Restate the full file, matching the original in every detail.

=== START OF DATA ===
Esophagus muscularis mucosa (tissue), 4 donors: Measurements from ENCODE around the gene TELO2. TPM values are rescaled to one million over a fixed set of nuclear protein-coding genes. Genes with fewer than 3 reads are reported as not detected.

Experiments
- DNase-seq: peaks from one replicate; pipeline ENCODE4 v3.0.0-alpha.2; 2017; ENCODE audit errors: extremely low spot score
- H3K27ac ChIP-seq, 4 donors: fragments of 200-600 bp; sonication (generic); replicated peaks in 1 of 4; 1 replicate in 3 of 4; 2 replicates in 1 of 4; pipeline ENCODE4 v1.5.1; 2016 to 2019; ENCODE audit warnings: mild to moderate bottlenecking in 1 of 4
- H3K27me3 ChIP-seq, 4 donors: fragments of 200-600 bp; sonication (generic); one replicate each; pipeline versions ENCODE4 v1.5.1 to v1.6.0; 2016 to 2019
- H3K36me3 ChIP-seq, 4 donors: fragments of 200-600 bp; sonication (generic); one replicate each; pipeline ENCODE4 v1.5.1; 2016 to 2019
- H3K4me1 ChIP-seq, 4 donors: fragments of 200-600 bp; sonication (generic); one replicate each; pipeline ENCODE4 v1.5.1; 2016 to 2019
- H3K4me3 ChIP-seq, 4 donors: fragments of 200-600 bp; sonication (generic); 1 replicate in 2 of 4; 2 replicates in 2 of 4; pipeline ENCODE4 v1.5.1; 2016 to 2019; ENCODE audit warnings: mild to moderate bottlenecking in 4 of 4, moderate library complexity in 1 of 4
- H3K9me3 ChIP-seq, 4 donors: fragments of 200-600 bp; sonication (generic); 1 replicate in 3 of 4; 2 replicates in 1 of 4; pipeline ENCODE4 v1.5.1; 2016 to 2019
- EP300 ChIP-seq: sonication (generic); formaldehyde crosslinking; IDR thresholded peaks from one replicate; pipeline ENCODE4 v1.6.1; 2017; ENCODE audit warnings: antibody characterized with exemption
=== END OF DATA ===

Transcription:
Esophagus muscularis mucosa (tissue), 4 donors: Measurements from ENCODE around the gene TELO2. TPM values are rescaled to one million over a fixed set of nuclear protein-coding genes. Genes with fewer than 3 reads are reported as not detected.

Experiments
- DNase-seq: peaks from one replicate; pipeline ENCODE4 v3.0.0-alpha.2; 2017; ENCODE audit errors: extremely low spot score
- H3K27ac ChIP-seq, 4 donors: fragments of 200-600 bp; sonication (generic); replicated peaks in 1 of 4; 1 replicate in 3 of 4; 2 replicates in 1 of 4; pipeline ENCODE4 v1.5.1; 2016 to 2019; ENCODE audit warnings: mild to moderate bottlenecking in 1 of 4
- H3K27me3 ChIP-seq, 4 donors: fragments of 200-600 bp; sonication (generic); one replicate each; pipeline versions ENCODE4 v1.5.1 to v1.6.0; 2016 to 2019
- H3K36me3 ChIP-seq, 4 donors: fragments of 200-600 bp; sonication (generic); one replicate each; pipeline ENCODE4 v1.5.1; 2016 to 2019
- H3K4me1 ChIP-seq, 4 donors: fragments of 200-600 bp; sonication (generic); one replicate each; pipeline ENCODE4 v1.5.1; 2016 to 2019
- H3K4me3 ChIP-seq, 4 donors: fragments of 200-600 bp; sonication (generic); 1 replicate in 2 of 4; 2 replicates in 2 of 4; pipeline ENCODE4 v1.5.1; 2016 to 2019; ENCODE audit warnings: mild to moderate bottlenecking in 4 of 4, moderate library complexity in 1 of 4
- H3K9me3 ChIP-seq, 4 donors: fragments of 200-600 bp; sonication (generic); 1 replicate in 3 of 4; 2 replicates in 1 of 4; pipeline ENCODE4 v1.5.1; 2016 to 2019
- EP300 ChIP-seq: sonication (generic); formaldehyde crosslinking; IDR thresholded peaks from one replicate; pipeline ENCODE4 v1.6.1; 2017; ENCODE audit warnings: antibody characterized with exemption